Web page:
Alteration Issues Private Projects Need Board Approval

There are plenty of reasons why a co-op shareholder or condo owner might want to make changes to their unit. Maybe it’s a new owner who wants to do major renovations to make the unit a better fit; perhaps it’s a long-time resident who buys an adjacent unit and wants to knock down some walls to make one big apartment; or an owner could just be sick and tired of his flooring and wants to install something new.

In each of these scenarios, the first step should always be petitioning the board for permission to perform the proposed alterations, but often, residents forge ahead without securing that permission—either because they resent having to consult the board before doing work on their own home, or because they don't want to wait for the board to make a decision. While understandable, this side-stepping of proper protocol can lead to numerous problems.

“In dealing with renovation requests, the board is engaging in a balancing act between the clear benefits of renovation to the risk of the building,” says Bruce Cholst, a partner with the Manhattan-based law firm of Rosen Livingston & Cholst. LLP. “Those risks could include damage, disturbance and the prospect of legal liability.”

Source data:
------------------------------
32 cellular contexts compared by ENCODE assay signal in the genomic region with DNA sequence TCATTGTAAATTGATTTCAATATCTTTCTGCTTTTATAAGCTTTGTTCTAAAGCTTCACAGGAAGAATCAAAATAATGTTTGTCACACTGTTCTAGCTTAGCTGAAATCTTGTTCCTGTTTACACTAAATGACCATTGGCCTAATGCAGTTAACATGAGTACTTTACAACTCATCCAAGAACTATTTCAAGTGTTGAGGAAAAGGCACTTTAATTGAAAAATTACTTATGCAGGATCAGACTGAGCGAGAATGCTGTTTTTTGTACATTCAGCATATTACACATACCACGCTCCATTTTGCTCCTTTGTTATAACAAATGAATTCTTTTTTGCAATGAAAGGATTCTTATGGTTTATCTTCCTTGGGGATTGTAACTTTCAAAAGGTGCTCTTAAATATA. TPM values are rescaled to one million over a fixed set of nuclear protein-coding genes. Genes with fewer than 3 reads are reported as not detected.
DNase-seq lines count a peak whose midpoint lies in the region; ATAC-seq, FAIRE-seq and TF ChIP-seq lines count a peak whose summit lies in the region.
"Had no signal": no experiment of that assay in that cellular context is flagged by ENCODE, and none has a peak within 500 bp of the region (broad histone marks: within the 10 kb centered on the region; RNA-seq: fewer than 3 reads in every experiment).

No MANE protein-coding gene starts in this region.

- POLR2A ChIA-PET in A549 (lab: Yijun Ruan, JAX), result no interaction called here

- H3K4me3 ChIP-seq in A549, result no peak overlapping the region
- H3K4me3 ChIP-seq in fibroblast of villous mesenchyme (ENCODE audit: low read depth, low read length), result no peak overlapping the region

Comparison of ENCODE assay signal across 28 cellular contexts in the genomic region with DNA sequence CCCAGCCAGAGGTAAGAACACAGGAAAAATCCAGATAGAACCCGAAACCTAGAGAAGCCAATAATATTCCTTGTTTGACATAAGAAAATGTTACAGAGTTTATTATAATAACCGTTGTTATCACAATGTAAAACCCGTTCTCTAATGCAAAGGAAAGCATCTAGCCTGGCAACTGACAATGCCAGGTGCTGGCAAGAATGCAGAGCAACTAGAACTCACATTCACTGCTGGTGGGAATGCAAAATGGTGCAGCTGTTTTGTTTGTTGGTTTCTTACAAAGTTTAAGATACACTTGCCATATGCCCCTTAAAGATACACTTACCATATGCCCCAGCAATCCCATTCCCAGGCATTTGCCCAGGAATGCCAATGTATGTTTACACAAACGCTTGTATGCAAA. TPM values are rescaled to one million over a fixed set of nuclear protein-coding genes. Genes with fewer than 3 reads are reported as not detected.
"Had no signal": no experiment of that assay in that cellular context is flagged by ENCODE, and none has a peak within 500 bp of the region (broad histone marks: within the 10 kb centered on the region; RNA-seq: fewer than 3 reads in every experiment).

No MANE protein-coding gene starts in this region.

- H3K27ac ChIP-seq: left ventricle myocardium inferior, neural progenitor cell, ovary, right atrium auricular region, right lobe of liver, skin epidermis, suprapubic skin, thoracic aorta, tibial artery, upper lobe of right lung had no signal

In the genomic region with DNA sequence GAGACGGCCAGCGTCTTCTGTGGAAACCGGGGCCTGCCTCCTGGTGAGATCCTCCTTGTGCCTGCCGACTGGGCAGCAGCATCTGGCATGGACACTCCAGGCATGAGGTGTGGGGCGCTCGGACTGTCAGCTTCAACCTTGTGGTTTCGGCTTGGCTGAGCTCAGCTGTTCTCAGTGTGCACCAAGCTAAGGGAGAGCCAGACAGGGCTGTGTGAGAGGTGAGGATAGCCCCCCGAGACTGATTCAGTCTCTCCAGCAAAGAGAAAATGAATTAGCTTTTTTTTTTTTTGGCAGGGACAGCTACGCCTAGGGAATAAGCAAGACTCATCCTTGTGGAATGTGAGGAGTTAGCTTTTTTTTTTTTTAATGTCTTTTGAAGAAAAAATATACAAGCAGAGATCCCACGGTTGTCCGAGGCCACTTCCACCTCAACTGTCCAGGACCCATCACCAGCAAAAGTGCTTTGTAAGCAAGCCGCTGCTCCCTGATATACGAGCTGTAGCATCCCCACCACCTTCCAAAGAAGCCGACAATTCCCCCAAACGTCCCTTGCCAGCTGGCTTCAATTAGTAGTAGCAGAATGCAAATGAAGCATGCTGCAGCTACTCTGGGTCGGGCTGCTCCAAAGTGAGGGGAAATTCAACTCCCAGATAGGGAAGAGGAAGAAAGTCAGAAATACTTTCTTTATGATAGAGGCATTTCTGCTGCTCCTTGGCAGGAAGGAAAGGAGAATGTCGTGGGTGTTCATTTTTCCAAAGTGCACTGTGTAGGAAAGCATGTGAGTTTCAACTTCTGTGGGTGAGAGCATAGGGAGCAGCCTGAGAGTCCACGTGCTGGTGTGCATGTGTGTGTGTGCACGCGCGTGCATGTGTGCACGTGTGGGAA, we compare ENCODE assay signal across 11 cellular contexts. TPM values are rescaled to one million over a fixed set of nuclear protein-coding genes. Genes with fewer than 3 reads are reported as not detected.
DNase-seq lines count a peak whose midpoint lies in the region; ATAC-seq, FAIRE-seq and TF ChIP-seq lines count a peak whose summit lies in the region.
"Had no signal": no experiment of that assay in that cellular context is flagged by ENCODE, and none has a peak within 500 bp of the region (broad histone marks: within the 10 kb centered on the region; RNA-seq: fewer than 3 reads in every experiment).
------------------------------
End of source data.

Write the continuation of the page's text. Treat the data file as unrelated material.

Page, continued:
Howard L. Zimmerman, AIA, founder and principal of Howard L. Zimmerman Architects, P.C. in Manhattan, says every building should have a proper building alteration agreement in place.

In this document, “The board lays out what has to be filed; what the contractor qualifications are; what the hours of working are; and whether to file with the municipality or not,” says Zimmerman. “There should be house rules regarding the hours when work can be done, whether weekends are included...whether you can cut through walls and what protections are offered.”

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